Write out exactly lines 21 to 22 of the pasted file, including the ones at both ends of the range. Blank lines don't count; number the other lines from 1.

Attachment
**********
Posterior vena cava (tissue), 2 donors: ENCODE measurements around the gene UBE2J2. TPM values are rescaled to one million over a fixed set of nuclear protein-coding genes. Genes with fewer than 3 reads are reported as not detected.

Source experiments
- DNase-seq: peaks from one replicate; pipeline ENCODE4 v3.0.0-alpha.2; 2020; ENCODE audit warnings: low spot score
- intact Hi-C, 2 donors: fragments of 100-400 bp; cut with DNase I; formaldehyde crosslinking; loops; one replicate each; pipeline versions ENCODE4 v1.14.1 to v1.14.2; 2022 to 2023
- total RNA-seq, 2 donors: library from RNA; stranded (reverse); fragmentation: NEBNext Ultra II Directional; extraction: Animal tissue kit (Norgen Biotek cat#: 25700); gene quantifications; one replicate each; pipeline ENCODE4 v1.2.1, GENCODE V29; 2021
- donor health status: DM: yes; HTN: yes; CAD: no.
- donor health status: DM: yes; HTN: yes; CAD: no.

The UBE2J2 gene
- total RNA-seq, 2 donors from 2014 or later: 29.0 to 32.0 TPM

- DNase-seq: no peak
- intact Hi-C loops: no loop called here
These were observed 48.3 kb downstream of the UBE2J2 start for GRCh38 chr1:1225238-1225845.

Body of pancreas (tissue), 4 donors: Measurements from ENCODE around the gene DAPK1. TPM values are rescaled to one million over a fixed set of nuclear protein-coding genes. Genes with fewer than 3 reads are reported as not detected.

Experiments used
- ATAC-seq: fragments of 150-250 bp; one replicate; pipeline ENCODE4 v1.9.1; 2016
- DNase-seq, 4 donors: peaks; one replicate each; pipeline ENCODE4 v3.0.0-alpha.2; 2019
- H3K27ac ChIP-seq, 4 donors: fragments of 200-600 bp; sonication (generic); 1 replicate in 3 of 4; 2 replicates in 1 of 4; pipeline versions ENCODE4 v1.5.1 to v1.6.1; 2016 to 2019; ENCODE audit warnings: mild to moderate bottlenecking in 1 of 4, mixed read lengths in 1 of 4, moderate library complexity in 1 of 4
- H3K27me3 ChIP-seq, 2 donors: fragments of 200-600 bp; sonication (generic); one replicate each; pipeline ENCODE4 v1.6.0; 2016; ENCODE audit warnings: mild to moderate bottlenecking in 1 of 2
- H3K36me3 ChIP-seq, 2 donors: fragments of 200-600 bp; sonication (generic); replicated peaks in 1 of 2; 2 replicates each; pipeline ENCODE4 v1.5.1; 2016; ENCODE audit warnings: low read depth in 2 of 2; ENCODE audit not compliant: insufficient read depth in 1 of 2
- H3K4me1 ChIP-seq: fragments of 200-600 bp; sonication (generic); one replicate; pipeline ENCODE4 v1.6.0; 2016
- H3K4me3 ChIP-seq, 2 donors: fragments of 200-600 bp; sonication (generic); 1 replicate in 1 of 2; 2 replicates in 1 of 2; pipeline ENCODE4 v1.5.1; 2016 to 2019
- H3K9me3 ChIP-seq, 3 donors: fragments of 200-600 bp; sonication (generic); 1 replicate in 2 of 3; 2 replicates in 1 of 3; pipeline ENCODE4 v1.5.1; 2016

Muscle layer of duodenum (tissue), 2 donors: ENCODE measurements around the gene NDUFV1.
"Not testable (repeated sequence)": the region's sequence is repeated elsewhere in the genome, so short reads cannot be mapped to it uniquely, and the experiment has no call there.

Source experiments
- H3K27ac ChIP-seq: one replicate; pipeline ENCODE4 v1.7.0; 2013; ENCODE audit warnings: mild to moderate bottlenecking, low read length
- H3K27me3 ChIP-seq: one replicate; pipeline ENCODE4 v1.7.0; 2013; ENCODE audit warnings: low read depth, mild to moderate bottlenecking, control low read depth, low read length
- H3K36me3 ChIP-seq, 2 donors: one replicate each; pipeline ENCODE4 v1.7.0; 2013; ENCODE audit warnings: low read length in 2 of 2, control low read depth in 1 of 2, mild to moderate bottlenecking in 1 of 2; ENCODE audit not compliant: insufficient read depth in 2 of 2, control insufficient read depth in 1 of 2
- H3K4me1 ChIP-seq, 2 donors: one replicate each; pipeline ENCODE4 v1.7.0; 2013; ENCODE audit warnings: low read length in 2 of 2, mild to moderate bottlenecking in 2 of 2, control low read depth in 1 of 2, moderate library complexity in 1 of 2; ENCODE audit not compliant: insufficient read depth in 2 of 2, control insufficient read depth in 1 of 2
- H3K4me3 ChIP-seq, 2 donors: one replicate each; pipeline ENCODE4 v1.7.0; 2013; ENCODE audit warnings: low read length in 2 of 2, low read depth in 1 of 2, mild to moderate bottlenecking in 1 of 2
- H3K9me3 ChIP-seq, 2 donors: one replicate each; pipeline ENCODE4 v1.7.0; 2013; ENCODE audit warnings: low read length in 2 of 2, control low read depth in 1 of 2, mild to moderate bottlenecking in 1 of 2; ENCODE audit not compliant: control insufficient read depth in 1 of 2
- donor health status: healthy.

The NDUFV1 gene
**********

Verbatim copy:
- H3K4me3 ChIP-seq, 2 donors: fragments of 200-600 bp; sonication (generic); 1 replicate in 1 of 2; 2 replicates in 1 of 2; pipeline ENCODE4 v1.5.1; 2016 to 2019
- H3K9me3 ChIP-seq, 3 donors: fragments of 200-600 bp; sonication (generic); 1 replicate in 2 of 3; 2 replicates in 1 of 3; pipeline ENCODE4 v1.5.1; 2016